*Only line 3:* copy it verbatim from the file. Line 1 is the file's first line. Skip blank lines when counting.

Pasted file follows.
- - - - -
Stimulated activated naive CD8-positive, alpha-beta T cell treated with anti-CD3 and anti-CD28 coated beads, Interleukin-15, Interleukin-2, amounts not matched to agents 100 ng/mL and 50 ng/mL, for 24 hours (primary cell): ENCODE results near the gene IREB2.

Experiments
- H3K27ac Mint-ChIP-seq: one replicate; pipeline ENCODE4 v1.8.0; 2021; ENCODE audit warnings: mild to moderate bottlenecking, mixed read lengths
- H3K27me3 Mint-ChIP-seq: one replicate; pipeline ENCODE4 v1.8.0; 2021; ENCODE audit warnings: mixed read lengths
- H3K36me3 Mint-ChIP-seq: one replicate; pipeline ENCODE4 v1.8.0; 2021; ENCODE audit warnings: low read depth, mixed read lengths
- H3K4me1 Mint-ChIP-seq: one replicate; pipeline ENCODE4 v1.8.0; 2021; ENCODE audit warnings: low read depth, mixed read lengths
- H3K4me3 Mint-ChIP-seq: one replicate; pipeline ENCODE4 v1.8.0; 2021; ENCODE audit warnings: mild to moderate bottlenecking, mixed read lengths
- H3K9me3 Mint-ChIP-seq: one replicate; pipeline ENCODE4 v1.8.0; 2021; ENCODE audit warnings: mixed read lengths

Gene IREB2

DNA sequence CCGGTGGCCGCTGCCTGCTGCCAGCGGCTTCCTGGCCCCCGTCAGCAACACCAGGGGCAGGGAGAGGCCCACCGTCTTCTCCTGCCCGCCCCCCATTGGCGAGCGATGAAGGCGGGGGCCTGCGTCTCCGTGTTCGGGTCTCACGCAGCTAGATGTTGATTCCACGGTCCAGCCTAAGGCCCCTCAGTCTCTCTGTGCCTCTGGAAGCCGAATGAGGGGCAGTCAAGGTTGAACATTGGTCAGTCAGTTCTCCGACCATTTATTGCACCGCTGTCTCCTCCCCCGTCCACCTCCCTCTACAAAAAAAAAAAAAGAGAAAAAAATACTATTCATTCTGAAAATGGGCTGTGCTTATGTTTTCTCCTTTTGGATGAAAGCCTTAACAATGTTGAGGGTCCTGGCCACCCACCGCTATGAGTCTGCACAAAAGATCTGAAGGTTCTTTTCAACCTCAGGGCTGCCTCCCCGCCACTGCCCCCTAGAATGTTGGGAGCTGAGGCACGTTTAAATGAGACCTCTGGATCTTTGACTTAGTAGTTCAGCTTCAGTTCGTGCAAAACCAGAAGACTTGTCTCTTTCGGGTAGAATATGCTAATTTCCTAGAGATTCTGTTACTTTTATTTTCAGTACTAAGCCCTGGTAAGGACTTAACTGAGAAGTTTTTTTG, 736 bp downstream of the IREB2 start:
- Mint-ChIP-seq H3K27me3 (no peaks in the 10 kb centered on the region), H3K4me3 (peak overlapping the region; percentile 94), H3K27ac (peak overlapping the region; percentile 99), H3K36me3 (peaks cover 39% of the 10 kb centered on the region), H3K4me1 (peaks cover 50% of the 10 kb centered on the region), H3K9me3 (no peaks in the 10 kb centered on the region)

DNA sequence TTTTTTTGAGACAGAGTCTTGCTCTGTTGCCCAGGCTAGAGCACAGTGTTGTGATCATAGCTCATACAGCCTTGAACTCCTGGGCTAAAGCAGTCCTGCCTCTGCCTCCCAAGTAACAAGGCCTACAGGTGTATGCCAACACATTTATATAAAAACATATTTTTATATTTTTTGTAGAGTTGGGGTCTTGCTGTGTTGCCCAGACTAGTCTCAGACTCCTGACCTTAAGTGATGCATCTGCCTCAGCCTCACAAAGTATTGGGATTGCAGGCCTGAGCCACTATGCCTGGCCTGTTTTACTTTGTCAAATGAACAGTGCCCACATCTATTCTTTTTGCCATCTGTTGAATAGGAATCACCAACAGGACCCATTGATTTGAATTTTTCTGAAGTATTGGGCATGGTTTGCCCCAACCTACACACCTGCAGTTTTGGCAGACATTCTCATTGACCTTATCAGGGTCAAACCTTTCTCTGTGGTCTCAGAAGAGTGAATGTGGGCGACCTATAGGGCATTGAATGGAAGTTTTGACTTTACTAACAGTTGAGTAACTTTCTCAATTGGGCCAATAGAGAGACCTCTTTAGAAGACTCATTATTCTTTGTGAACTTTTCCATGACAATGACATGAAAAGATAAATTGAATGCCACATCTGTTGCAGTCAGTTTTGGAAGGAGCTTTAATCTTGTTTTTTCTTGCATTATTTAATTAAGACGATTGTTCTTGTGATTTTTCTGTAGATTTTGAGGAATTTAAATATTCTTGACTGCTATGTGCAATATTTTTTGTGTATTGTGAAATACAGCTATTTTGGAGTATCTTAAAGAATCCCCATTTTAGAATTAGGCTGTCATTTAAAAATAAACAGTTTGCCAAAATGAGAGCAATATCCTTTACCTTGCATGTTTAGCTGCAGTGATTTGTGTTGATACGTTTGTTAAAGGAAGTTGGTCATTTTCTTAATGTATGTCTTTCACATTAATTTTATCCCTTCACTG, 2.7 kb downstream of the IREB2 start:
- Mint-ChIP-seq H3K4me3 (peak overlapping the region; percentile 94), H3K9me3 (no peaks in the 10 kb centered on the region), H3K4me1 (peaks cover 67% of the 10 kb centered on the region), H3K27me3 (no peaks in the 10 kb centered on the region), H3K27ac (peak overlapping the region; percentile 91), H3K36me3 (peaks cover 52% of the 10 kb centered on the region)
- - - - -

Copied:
- H3K27ac Mint-ChIP-seq: one replicate; pipeline ENCODE4 v1.8.0; 2021; ENCODE audit warnings: mild to moderate bottlenecking, mixed read lengths